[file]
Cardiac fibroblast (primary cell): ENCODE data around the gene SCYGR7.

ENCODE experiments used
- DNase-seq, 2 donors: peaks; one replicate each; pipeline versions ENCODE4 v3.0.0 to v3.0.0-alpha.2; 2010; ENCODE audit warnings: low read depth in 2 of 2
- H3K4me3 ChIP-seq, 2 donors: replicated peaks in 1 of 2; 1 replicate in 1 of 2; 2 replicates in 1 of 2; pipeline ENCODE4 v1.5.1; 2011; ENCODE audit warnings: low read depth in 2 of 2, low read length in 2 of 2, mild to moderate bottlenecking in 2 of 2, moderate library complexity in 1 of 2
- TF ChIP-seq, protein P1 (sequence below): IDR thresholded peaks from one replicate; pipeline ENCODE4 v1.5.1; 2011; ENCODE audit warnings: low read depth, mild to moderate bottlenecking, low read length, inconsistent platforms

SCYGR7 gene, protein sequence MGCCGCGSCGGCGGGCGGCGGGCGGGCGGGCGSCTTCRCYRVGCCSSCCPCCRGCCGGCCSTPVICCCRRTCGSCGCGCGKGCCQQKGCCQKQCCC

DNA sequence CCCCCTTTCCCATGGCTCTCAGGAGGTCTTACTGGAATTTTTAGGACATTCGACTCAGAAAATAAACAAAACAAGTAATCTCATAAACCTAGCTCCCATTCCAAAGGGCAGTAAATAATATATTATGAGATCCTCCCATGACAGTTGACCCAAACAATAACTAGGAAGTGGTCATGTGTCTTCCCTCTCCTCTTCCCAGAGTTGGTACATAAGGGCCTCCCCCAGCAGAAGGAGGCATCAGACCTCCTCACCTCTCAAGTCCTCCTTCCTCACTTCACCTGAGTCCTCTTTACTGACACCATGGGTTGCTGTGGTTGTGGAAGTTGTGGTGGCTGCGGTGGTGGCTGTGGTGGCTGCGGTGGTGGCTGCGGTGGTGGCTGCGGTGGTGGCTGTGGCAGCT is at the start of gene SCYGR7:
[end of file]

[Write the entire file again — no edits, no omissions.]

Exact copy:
Cardiac fibroblast (primary cell): ENCODE data around the gene SCYGR7.

ENCODE experiments used
- DNase-seq, 2 donors: peaks; one replicate each; pipeline versions ENCODE4 v3.0.0 to v3.0.0-alpha.2; 2010; ENCODE audit warnings: low read depth in 2 of 2
- H3K4me3 ChIP-seq, 2 donors: replicated peaks in 1 of 2; 1 replicate in 1 of 2; 2 replicates in 1 of 2; pipeline ENCODE4 v1.5.1; 2011; ENCODE audit warnings: low read depth in 2 of 2, low read length in 2 of 2, mild to moderate bottlenecking in 2 of 2, moderate library complexity in 1 of 2
- TF ChIP-seq, protein P1 (sequence below): IDR thresholded peaks from one replicate; pipeline ENCODE4 v1.5.1; 2011; ENCODE audit warnings: low read depth, mild to moderate bottlenecking, low read length, inconsistent platforms

SCYGR7 gene, protein sequence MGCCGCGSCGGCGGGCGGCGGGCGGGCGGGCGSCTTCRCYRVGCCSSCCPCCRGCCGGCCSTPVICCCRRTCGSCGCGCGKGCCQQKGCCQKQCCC

DNA sequence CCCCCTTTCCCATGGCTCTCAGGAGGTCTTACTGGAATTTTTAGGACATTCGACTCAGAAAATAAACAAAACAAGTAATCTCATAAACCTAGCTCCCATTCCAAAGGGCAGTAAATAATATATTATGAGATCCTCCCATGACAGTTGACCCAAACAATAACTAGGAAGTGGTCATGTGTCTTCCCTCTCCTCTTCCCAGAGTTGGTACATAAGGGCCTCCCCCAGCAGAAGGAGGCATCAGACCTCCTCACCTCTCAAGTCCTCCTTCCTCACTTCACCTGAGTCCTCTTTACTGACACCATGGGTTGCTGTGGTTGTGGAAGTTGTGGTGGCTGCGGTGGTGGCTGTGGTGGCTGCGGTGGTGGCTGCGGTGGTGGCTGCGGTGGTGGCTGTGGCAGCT is at the start of gene SCYGR7: